READERS' CHOICE: Alamo Drafthouse

You can't escape politics this year. No matter what apps you're using, no matter what channel you're on, hell, no matter where you're sitting, someone is saying something about this year's election. The members of A More Perfect Union probably didn't mean to be part of that trend when they picked their name, but this is one phrase we're always happy to hear. Whether the words conjure up thoughts of the Constitution or an alternative rock band from Pearland, the name just makes you feel good. If we can all agree on anything, it's that we need to strive toward A More Perfect Union.

David Rozycki

There are fewer and fewer establishments in the world where a person can enjoy a stogie without violating an ordinance or inciting a tiny riot. That's why a place like the Heights Cigar Lounge — with its leather recliners and sofas, its impressive walk-in humidor, and its friendly, welcoming vibe — is so vital. It's an oasis, a reprieve from the every day hustle and bustle, where you can sit back, relax and enjoy your Arturo Fuente in peace.

For 15 years Nameless Sound has made Houston a more sonically interesting spot. The music education non-profit is rooted in inclusion, whether it's offering children, adults or homeless communities the chance to learn improvised music techniques, or bringing creative music heavy hitters to town to play concerts and teach workshops. For Nameless Sound's classes, director David Dove brings together participants of all skill levels and sculpts a group lesson that encourages contributions in a non-judgy environment. For the 2015-2016 season, the concert-organizing arm of the modest yet powerful outfit presented legendary free jazz pianist Dave Burrell, Scottish free improv vocalist Maggie Nicols and Australian trio The Necks.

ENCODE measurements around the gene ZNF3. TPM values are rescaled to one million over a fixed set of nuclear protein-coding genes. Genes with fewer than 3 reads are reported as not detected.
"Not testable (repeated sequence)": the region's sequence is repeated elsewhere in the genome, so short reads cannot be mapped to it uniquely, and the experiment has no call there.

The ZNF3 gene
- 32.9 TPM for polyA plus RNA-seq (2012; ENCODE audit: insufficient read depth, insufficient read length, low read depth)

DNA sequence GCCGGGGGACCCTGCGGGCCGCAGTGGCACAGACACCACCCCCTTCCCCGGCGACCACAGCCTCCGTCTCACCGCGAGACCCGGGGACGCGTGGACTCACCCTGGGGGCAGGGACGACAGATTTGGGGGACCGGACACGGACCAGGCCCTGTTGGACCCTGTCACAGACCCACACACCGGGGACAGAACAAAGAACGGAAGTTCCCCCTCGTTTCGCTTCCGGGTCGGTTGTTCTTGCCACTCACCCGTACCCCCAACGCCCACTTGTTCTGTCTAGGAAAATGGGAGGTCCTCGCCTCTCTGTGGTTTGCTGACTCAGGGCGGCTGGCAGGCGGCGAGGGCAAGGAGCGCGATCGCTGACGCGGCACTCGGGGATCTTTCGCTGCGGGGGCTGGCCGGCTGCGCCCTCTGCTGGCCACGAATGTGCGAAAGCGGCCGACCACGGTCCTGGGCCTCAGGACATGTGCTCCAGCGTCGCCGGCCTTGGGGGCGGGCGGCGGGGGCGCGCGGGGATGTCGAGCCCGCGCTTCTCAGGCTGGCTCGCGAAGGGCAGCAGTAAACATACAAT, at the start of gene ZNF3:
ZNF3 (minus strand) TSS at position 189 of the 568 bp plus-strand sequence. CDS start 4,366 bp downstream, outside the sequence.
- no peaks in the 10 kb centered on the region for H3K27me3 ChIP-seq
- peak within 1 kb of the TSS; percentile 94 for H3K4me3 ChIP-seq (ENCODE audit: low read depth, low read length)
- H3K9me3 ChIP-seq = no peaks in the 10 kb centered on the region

Hear that? That's the sound of another pretentious cocktail-cove opening, where mixologists, not bartenders, serve you $12 drinks that inexplicably contain an egg and take half an hour to engineer. And if that's your thing, the Inner Loop is your promised land. But if you like actual bars, you'll love this unassuming joint jammed in the corner of a faceless strip mall, as if the other tenants don't want to play with it. Hunters has a little stage for live music and karaoke, a shuffleboard table, a large patio and a heavenly Thursday steak night. This place is for grown-ups who want a cold beer after a hard day.

READERS' CHOICE: Anvil Bar & Refuge

Tucked between a pair of small-homes-turned-businesses just off Kirby, Simone on Sunset is easy to miss. The gate is lined with greenery and fronted by a cobblestone driveway. Walking onto the patio feels like strolling onto someone's property, which is what gives Simone such a cozy, neighborhood vibe. The bar has a wide selection of wine, beer and cocktails, along with a full menu of pizzas and wine bar fare. Weeknights at happy hour are ideal, but even on weekends, Simone feels more like your neighbor's backyard than a Rice Village bar.